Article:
Do you know that next week’s Transit of Venus (when the planet Venus crosses the sun) will be the last in our lifetime? According to the Transit of Venus Australia website,
Transits of Venus occur in a pattern that repeats every 243 years with pairs of transits eight years apart separated by gaps of 121½ years and 105½ years. Venus and the Earth are aligned in the same direction out from the Sun about every 584 days (this is called in conjunction), however a transit does not occur each time because Venus’s orbit is usually above or below the Sun in the sky. Since the phenomena was first recognized there have only been six transits of Venus – 1639, 1761, 1769, 1874, 1882 and the most recent one in 2004. The 6th June 2012 transit is our last opportunity to observe a transit of Venus, as the next event occurs on 11th December 2117.
This is a personal research article built from email and oral interviews with Phil Day. I have spoken of the Finlay Press at a number of occasions: the Impact 7 conference in Melbourne (September 2011) and at the fine press symposium Adventure & Art (March 2012). It is an important chapter of Australian private press history, but I’ve never been able to find anything written about them in any depth, so here we go:
Finlay Press is a private press established by Ingeborg Hansen and Phil Day. They began printing in Goulburn, NSW, Australia in 1997. In 2001 the press moved to Braidwood, NSW, where they designed and printed numerous publications before closing the press in 2009.
Craft ACT in Canberra has two galleries and another, smaller space that they call the Crucible Space: essentially just two shelves set into a wall in the foyer outside the gallery. Miniaturist and collector Anna-Maria Sviatko, while doing an internship at Craft ACT, hit upon the notion of turning the two shelves into a two-tiered miniature craft gallery at 1:12 scale. The result was Call of the Small, an exhibition of (to quote my personal blog) teeny-tiny craft works, made very seriously by serious craftspeople. Continue reading →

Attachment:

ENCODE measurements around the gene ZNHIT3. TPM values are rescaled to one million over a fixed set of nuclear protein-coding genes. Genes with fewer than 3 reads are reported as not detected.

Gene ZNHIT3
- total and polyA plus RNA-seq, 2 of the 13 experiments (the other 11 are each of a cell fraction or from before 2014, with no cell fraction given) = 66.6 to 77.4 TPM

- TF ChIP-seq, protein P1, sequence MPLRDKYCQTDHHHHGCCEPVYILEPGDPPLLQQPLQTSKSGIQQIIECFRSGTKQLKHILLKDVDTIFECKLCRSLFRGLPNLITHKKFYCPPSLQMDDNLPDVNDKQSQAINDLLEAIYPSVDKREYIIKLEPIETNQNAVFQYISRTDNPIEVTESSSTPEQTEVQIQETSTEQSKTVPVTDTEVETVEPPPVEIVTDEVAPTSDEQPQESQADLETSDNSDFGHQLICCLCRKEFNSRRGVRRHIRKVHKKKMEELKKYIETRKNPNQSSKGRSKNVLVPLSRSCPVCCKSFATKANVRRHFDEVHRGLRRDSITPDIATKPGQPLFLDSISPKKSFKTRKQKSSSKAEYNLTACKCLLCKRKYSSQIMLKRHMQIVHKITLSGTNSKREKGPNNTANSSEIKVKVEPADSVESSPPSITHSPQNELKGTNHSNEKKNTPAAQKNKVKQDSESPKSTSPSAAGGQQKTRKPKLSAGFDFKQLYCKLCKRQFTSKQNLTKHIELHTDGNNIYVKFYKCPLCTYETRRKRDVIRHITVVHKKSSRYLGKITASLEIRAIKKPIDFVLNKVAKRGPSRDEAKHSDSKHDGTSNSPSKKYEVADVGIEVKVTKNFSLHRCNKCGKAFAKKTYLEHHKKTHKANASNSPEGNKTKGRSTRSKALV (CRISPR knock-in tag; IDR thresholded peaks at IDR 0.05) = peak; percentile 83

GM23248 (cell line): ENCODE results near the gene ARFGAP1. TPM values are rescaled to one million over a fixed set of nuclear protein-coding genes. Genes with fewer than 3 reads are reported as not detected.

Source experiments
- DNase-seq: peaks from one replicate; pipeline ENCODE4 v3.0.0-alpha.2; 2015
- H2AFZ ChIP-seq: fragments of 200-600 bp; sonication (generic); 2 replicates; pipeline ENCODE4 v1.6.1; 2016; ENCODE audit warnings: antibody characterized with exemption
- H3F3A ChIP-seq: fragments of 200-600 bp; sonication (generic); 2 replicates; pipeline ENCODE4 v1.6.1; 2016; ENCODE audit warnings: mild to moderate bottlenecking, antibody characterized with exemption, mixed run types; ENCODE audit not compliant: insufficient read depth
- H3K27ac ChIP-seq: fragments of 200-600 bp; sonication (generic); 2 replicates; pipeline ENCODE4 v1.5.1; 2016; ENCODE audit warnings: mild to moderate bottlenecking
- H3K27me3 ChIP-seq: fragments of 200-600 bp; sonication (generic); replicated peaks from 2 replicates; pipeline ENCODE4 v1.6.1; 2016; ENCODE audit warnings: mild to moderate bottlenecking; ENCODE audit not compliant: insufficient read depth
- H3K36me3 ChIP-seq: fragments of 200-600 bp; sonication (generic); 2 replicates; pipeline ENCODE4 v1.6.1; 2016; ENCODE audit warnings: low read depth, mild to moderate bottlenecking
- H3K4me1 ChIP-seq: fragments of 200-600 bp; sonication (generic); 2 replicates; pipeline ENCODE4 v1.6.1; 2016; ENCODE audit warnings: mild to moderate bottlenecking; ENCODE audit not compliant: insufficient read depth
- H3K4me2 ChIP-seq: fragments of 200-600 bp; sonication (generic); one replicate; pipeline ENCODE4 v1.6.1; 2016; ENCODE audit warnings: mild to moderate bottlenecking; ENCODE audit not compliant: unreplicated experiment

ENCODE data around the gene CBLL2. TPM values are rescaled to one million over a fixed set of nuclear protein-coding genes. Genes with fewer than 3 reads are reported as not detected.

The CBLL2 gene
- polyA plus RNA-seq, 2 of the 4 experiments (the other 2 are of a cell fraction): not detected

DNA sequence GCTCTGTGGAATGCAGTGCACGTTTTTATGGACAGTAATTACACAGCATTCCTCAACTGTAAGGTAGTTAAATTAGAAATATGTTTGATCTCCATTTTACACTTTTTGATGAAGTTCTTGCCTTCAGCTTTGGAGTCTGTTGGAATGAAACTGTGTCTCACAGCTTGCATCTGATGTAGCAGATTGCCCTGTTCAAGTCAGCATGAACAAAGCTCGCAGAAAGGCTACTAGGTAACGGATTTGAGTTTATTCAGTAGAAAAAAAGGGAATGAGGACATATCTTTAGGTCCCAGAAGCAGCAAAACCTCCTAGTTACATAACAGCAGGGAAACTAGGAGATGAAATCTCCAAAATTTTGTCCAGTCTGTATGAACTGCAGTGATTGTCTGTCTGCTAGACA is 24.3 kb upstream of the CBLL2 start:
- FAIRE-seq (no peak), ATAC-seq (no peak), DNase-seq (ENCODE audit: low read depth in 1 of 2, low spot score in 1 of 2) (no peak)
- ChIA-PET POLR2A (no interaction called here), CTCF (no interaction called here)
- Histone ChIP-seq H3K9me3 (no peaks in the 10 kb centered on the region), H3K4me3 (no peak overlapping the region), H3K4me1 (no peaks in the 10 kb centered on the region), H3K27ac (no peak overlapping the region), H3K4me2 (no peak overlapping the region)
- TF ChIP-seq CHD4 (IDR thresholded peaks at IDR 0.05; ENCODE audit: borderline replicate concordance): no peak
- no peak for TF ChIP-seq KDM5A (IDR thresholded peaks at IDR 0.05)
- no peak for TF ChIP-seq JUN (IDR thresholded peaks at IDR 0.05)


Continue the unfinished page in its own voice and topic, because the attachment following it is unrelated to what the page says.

One of my day jobs is that of Technical Officer in the Printmedia & Drawing Book Studio at the ANU School of Art in Canberra. The school is established in a workshop and studio system rather than as departments. Each workshop has a Technical Officer to organise the smooth daily running of the workshop. I am a sub-TO, looking after the unique space of the Book Studio. (Postscript: as of 2011, I am not even that, but I still teach there.)
Every few years the Technical Officers put on an exhibition to showcase the fact that they, too, are professional artists maintaining their own practice. In 2009 the show was called Art-i-Techs, and it opened on Wednesday 25 March at 6pm in the Foyer Gallery of the School of Art, Liversidge Crescent, Australian National University. Continue reading →